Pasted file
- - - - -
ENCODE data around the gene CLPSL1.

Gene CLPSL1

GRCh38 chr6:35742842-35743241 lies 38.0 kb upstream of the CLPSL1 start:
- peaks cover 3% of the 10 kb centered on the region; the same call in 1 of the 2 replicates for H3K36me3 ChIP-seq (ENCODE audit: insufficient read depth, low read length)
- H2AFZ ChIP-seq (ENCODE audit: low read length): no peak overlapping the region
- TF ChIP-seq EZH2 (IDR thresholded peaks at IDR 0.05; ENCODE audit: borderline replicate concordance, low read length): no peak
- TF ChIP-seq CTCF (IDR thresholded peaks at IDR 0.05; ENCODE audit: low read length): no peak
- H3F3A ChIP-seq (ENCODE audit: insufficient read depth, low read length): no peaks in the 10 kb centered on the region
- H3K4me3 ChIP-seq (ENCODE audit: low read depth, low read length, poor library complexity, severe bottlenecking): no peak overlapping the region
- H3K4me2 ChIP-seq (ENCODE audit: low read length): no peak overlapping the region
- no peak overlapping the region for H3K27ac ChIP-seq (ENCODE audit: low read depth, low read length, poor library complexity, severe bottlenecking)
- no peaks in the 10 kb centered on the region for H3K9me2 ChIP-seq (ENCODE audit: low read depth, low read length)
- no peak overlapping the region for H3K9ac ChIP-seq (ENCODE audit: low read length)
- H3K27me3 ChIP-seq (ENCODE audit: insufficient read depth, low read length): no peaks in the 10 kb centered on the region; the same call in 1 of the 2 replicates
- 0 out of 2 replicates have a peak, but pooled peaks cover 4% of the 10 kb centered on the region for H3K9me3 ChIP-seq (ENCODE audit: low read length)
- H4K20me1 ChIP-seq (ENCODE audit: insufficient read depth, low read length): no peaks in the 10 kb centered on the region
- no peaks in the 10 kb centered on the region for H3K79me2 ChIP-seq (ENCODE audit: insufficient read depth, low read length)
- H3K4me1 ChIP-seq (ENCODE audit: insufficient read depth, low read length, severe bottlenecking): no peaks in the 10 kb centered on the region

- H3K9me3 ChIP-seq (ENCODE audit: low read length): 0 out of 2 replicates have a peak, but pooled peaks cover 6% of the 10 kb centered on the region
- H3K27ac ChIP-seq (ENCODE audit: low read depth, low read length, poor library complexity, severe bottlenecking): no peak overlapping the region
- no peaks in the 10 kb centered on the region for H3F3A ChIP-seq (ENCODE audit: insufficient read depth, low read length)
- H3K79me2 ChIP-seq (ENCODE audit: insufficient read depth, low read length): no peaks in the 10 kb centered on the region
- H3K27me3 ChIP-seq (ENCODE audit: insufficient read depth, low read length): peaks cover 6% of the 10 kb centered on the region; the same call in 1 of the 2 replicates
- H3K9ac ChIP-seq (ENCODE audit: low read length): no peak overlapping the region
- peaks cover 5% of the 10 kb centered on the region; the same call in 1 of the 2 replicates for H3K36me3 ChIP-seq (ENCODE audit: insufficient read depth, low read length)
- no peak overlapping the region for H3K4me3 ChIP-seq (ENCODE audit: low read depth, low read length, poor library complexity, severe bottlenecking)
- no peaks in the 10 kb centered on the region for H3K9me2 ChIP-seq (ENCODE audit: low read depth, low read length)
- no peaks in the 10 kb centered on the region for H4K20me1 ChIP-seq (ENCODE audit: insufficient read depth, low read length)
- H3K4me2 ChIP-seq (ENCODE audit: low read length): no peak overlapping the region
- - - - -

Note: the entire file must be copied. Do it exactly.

ENCODE data around the gene CLPSL1.

Gene CLPSL1

GRCh38 chr6:35742842-35743241 lies 38.0 kb upstream of the CLPSL1 start:
- peaks cover 3% of the 10 kb centered on the region; the same call in 1 of the 2 replicates for H3K36me3 ChIP-seq (ENCODE audit: insufficient read depth, low read length)
- H2AFZ ChIP-seq (ENCODE audit: low read length): no peak overlapping the region
- TF ChIP-seq EZH2 (IDR thresholded peaks at IDR 0.05; ENCODE audit: borderline replicate concordance, low read length): no peak
- TF ChIP-seq CTCF (IDR thresholded peaks at IDR 0.05; ENCODE audit: low read length): no peak
- H3F3A ChIP-seq (ENCODE audit: insufficient read depth, low read length): no peaks in the 10 kb centered on the region
- H3K4me3 ChIP-seq (ENCODE audit: low read depth, low read length, poor library complexity, severe bottlenecking): no peak overlapping the region
- H3K4me2 ChIP-seq (ENCODE audit: low read length): no peak overlapping the region
- no peak overlapping the region for H3K27ac ChIP-seq (ENCODE audit: low read depth, low read length, poor library complexity, severe bottlenecking)
- no peaks in the 10 kb centered on the region for H3K9me2 ChIP-seq (ENCODE audit: low read depth, low read length)
- no peak overlapping the region for H3K9ac ChIP-seq (ENCODE audit: low read length)
- H3K27me3 ChIP-seq (ENCODE audit: insufficient read depth, low read length): no peaks in the 10 kb centered on the region; the same call in 1 of the 2 replicates
- 0 out of 2 replicates have a peak, but pooled peaks cover 4% of the 10 kb centered on the region for H3K9me3 ChIP-seq (ENCODE audit: low read length)
- H4K20me1 ChIP-seq (ENCODE audit: insufficient read depth, low read length): no peaks in the 10 kb centered on the region
- no peaks in the 10 kb centered on the region for H3K79me2 ChIP-seq (ENCODE audit: insufficient read depth, low read length)
- H3K4me1 ChIP-seq (ENCODE audit: insufficient read depth, low read length, severe bottlenecking): no peaks in the 10 kb centered on the region

- H3K9me3 ChIP-seq (ENCODE audit: low read length): 0 out of 2 replicates have a peak, but pooled peaks cover 6% of the 10 kb centered on the region
- H3K27ac ChIP-seq (ENCODE audit: low read depth, low read length, poor library complexity, severe bottlenecking): no peak overlapping the region
- no peaks in the 10 kb centered on the region for H3F3A ChIP-seq (ENCODE audit: insufficient read depth, low read length)
- H3K79me2 ChIP-seq (ENCODE audit: insufficient read depth, low read length): no peaks in the 10 kb centered on the region
- H3K27me3 ChIP-seq (ENCODE audit: insufficient read depth, low read length): peaks cover 6% of the 10 kb centered on the region; the same call in 1 of the 2 replicates
- H3K9ac ChIP-seq (ENCODE audit: low read length): no peak overlapping the region
- peaks cover 5% of the 10 kb centered on the region; the same call in 1 of the 2 replicates for H3K36me3 ChIP-seq (ENCODE audit: insufficient read depth, low read length)
- no peak overlapping the region for H3K4me3 ChIP-seq (ENCODE audit: low read depth, low read length, poor library complexity, severe bottlenecking)
- no peaks in the 10 kb centered on the region for H3K9me2 ChIP-seq (ENCODE audit: low read depth, low read length)
- no peaks in the 10 kb centered on the region for H4K20me1 ChIP-seq (ENCODE audit: insufficient read depth, low read length)
- H3K4me2 ChIP-seq (ENCODE audit: low read length): no peak overlapping the region